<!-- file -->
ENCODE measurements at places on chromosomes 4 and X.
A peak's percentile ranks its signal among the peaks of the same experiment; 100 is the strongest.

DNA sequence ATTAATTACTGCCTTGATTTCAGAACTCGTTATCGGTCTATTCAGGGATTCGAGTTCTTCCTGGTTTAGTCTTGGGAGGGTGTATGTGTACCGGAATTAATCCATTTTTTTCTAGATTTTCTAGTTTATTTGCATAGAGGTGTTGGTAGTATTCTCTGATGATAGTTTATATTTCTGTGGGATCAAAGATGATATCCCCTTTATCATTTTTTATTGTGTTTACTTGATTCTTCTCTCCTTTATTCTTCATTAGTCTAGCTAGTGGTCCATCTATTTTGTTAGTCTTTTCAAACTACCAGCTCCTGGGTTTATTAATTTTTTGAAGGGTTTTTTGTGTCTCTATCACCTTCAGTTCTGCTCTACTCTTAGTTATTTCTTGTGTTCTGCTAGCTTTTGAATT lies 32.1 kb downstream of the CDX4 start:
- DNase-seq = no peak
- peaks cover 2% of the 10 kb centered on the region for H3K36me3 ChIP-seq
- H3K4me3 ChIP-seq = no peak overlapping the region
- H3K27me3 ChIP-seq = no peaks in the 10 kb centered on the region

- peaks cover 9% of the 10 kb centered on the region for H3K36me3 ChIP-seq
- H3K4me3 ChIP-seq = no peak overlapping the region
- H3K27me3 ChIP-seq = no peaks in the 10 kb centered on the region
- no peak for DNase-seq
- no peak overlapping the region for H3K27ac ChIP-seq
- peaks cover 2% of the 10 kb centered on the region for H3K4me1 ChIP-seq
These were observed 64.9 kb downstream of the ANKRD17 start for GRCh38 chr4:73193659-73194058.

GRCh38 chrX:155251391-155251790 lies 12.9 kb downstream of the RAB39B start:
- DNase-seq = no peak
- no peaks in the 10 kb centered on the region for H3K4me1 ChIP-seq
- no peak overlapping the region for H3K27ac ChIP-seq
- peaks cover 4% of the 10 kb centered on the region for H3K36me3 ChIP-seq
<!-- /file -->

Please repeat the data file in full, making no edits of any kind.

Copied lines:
ENCODE measurements at places on chromosomes 4 and X.
A peak's percentile ranks its signal among the peaks of the same experiment; 100 is the strongest.

DNA sequence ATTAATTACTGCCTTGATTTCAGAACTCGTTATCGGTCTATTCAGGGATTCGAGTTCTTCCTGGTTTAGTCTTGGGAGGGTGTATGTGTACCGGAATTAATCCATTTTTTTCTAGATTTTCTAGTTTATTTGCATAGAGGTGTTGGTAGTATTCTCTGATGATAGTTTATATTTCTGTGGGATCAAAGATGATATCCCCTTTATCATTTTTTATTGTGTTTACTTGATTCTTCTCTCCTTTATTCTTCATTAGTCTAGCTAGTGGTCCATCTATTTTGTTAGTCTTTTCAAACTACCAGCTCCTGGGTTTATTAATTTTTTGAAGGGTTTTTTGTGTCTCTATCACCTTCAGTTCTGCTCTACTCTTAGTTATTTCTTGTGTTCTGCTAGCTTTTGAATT lies 32.1 kb downstream of the CDX4 start:
- DNase-seq = no peak
- peaks cover 2% of the 10 kb centered on the region for H3K36me3 ChIP-seq
- H3K4me3 ChIP-seq = no peak overlapping the region
- H3K27me3 ChIP-seq = no peaks in the 10 kb centered on the region

- peaks cover 9% of the 10 kb centered on the region for H3K36me3 ChIP-seq
- H3K4me3 ChIP-seq = no peak overlapping the region
- H3K27me3 ChIP-seq = no peaks in the 10 kb centered on the region
- no peak for DNase-seq
- no peak overlapping the region for H3K27ac ChIP-seq
- peaks cover 2% of the 10 kb centered on the region for H3K4me1 ChIP-seq
These were observed 64.9 kb downstream of the ANKRD17 start for GRCh38 chr4:73193659-73194058.

GRCh38 chrX:155251391-155251790 lies 12.9 kb downstream of the RAB39B start:
- DNase-seq = no peak
- no peaks in the 10 kb centered on the region for H3K4me1 ChIP-seq
- no peak overlapping the region for H3K27ac ChIP-seq
- peaks cover 4% of the 10 kb centered on the region for H3K36me3 ChIP-seq